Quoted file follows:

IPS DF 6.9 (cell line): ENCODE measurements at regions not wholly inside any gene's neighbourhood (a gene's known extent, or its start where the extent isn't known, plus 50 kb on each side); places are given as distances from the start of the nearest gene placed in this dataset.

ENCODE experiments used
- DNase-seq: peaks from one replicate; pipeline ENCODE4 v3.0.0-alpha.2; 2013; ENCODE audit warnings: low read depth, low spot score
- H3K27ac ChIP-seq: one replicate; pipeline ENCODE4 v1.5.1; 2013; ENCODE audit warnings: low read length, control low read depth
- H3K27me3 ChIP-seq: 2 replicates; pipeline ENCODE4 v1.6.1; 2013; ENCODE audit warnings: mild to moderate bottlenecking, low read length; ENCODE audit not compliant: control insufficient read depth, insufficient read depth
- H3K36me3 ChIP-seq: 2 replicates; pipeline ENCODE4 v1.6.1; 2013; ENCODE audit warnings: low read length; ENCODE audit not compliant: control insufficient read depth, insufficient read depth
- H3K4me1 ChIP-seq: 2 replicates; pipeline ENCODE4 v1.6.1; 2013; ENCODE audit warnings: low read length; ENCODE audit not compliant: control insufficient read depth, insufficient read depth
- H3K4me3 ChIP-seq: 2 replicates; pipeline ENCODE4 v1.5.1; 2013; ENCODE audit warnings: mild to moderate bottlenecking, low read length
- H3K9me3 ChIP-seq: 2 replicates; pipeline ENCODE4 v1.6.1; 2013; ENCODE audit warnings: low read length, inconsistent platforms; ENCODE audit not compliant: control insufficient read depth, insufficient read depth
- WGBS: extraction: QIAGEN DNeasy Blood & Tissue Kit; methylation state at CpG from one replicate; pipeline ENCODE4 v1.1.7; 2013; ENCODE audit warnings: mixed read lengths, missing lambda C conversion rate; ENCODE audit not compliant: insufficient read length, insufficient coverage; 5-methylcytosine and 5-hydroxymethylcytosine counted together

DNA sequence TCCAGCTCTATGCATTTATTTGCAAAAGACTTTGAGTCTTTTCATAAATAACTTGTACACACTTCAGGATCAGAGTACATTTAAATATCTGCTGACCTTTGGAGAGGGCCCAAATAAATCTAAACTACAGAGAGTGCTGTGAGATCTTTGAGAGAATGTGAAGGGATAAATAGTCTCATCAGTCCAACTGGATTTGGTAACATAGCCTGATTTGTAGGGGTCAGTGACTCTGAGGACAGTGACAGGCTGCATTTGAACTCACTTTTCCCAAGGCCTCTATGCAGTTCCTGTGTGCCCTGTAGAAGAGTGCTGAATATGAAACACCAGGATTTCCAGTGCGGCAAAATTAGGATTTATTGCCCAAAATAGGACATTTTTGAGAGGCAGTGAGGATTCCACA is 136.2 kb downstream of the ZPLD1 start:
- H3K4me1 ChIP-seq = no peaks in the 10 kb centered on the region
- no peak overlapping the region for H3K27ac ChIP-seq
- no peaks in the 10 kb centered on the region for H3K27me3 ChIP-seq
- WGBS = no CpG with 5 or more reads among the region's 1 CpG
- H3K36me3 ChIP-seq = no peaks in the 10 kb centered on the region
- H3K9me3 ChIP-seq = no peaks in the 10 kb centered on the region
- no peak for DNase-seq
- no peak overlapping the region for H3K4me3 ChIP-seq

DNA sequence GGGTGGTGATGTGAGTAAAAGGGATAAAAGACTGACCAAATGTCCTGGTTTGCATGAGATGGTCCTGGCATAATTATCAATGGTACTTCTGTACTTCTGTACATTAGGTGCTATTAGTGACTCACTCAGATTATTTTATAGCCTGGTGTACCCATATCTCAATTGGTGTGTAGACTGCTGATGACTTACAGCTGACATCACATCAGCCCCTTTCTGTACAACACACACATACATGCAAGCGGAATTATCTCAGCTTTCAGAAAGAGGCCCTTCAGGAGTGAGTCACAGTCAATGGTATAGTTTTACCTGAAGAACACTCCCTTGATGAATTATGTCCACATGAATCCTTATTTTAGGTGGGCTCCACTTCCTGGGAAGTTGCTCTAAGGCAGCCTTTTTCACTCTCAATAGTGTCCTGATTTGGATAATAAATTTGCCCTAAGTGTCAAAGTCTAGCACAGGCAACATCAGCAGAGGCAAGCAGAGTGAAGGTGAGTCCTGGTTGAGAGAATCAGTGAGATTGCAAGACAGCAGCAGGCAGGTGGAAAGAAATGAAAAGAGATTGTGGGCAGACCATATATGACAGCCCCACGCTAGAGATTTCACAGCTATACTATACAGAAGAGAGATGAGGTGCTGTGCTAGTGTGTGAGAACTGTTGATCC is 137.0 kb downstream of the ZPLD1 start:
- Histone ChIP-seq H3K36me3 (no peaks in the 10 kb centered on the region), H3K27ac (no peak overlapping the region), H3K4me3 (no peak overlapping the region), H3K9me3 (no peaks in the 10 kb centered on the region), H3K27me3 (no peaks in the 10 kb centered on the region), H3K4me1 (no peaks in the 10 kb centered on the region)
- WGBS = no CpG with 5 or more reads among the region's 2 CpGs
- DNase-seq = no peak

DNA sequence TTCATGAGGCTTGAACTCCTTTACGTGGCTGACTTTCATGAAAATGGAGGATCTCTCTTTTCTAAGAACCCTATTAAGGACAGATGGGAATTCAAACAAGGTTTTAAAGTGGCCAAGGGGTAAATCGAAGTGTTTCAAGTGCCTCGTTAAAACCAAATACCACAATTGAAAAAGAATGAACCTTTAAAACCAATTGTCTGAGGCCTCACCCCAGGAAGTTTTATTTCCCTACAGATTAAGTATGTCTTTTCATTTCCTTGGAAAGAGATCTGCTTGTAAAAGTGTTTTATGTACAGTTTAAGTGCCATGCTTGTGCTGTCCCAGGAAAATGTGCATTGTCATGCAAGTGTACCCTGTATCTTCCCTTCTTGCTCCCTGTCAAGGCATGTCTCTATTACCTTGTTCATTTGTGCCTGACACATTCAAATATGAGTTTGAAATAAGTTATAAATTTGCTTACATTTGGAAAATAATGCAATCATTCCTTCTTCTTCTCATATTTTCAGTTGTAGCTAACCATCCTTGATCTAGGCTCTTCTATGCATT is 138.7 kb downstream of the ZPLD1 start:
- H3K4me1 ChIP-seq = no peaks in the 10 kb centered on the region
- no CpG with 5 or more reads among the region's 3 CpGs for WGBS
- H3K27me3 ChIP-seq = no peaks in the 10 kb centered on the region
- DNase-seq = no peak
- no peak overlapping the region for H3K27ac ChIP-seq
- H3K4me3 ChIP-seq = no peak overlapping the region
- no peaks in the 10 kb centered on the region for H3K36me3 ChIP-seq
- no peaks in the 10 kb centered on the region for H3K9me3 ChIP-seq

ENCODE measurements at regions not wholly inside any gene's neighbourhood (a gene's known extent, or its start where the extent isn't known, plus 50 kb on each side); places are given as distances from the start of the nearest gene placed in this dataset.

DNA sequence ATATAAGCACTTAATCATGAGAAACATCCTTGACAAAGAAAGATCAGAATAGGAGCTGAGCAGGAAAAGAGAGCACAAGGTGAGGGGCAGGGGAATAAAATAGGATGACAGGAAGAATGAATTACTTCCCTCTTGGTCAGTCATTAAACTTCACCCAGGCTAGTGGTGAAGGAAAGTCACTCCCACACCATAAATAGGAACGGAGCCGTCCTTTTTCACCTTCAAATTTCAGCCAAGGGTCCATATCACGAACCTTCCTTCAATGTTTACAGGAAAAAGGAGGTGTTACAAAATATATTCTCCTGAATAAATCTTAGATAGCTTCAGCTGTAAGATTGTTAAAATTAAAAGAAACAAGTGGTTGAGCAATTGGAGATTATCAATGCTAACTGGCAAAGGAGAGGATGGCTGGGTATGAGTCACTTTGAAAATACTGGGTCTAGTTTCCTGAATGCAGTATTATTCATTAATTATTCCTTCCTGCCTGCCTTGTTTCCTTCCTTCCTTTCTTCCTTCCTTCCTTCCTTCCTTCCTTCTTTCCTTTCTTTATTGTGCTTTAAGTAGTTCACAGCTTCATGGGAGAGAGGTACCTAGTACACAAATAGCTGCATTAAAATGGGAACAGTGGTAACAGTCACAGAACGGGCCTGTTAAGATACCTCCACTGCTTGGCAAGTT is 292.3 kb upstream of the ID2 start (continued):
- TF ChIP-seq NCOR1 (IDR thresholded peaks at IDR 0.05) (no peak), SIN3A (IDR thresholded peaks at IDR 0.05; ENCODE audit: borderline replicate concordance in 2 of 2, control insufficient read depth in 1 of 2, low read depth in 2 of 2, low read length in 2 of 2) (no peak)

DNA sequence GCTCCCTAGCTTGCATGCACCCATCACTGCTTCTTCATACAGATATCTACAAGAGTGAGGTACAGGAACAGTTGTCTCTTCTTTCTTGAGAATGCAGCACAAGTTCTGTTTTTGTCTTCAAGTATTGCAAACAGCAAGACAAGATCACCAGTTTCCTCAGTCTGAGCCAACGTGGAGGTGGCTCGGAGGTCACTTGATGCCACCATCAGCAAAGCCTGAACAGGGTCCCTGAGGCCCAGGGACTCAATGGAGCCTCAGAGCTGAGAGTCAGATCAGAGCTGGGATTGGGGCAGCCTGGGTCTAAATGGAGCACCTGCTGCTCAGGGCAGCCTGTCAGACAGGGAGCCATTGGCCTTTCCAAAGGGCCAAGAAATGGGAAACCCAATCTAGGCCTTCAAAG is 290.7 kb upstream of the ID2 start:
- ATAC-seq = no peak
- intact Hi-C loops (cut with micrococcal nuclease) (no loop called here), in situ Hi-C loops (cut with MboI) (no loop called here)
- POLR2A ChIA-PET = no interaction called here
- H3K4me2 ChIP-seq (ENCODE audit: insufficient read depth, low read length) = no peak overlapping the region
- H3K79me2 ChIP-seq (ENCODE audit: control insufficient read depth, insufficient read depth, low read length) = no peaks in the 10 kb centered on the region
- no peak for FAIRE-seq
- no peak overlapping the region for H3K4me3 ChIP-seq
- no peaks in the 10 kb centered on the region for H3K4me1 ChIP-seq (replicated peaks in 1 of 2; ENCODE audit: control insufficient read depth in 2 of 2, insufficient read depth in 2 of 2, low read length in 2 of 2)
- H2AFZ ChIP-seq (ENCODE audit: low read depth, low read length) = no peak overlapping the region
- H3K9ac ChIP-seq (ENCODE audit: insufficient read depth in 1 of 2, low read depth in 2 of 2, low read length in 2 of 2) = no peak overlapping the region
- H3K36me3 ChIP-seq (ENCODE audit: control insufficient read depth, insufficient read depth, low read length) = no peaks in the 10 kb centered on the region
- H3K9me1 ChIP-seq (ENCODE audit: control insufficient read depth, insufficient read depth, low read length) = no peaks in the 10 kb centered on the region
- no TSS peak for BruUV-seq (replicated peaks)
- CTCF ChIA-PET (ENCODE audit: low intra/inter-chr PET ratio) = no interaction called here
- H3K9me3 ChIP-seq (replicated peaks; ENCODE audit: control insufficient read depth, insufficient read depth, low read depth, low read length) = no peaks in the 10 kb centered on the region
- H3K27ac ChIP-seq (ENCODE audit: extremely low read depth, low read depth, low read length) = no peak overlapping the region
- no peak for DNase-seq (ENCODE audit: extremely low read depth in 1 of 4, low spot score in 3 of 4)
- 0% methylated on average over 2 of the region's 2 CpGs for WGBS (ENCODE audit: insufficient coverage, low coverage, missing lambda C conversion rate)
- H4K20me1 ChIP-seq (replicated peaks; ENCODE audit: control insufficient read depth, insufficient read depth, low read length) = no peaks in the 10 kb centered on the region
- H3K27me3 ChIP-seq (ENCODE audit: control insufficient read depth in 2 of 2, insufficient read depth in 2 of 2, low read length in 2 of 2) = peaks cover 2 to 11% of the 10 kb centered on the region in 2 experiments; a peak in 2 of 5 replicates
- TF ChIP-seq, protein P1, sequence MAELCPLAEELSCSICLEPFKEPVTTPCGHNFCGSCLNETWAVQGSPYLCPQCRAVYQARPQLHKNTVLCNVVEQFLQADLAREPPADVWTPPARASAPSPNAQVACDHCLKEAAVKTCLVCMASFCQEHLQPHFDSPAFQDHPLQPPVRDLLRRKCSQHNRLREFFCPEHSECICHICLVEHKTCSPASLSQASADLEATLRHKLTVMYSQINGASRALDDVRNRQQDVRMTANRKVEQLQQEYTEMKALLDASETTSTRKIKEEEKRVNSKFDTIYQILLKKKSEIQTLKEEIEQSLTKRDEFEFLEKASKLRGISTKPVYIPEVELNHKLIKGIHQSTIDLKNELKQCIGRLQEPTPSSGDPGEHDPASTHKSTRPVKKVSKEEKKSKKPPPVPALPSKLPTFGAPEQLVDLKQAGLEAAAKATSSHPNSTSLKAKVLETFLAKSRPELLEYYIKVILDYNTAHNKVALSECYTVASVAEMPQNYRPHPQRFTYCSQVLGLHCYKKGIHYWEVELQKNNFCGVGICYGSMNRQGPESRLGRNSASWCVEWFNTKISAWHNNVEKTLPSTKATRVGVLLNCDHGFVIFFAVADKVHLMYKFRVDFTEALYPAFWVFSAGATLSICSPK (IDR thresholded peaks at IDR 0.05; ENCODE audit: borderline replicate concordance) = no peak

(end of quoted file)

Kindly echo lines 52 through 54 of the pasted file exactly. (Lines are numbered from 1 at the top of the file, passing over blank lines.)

- H3K27ac ChIP-seq (ENCODE audit: extremely low read depth, low read depth, low read length) = no peak overlapping the region
- no peak for DNase-seq (ENCODE audit: extremely low read depth in 1 of 4, low spot score in 3 of 4)
- 0% methylated on average over 2 of the region's 2 CpGs for WGBS (ENCODE audit: insufficient coverage, low coverage, missing lambda C conversion rate)